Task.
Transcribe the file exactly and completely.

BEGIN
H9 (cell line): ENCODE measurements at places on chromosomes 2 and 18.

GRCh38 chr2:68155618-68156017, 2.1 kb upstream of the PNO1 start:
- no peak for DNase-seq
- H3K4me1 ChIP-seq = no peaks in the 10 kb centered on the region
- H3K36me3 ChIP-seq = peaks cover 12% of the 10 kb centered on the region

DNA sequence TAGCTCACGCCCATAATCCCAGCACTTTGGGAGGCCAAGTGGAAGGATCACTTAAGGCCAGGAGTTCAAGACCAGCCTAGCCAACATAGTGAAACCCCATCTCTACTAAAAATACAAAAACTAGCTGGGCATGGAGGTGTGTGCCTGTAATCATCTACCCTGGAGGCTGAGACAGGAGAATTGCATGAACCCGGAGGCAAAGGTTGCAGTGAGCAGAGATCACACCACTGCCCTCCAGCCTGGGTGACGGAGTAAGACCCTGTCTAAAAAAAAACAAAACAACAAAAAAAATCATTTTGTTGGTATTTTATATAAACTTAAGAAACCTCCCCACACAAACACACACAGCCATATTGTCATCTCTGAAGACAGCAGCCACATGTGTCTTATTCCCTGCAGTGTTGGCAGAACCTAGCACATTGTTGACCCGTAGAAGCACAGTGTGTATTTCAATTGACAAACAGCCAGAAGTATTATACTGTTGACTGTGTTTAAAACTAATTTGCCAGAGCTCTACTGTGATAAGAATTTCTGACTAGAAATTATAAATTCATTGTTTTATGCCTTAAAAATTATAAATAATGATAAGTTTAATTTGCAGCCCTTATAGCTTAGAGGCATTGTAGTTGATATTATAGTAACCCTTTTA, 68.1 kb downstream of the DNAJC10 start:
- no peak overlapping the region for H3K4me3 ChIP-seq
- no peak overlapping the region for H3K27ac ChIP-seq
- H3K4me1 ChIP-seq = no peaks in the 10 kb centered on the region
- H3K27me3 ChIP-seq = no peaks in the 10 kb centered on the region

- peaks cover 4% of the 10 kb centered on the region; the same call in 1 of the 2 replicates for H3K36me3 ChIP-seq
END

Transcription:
H9 (cell line): ENCODE measurements at places on chromosomes 2 and 18.

GRCh38 chr2:68155618-68156017, 2.1 kb upstream of the PNO1 start:
- no peak for DNase-seq
- H3K4me1 ChIP-seq = no peaks in the 10 kb centered on the region
- H3K36me3 ChIP-seq = peaks cover 12% of the 10 kb centered on the region

DNA sequence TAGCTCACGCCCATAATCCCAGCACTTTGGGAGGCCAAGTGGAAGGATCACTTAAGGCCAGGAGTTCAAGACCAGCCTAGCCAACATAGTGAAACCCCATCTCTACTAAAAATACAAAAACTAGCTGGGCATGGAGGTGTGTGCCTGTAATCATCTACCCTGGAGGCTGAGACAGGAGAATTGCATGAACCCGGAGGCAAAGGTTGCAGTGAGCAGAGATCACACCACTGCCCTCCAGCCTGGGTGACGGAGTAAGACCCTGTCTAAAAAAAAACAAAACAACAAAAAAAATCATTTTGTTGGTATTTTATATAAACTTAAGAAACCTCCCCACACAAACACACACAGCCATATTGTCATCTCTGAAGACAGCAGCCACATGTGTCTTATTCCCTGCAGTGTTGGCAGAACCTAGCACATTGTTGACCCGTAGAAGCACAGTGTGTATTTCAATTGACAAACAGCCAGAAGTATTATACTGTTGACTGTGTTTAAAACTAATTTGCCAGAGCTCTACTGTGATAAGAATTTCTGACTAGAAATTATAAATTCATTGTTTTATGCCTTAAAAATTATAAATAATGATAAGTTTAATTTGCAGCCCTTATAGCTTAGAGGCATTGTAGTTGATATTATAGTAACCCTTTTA, 68.1 kb downstream of the DNAJC10 start:
- no peak overlapping the region for H3K4me3 ChIP-seq
- no peak overlapping the region for H3K27ac ChIP-seq
- H3K4me1 ChIP-seq = no peaks in the 10 kb centered on the region
- H3K27me3 ChIP-seq = no peaks in the 10 kb centered on the region

- peaks cover 4% of the 10 kb centered on the region; the same call in 1 of the 2 replicates for H3K36me3 ChIP-seq